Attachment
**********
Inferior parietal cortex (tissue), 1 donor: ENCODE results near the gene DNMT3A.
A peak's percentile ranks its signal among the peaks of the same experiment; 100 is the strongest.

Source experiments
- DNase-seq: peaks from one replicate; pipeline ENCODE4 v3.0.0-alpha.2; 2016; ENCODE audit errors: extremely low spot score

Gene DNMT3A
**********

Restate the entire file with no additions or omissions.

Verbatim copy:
Inferior parietal cortex (tissue), 1 donor: ENCODE results near the gene DNMT3A.
A peak's percentile ranks its signal among the peaks of the same experiment; 100 is the strongest.

Source experiments
- DNase-seq: peaks from one replicate; pipeline ENCODE4 v3.0.0-alpha.2; 2016; ENCODE audit errors: extremely low spot score

Gene DNMT3A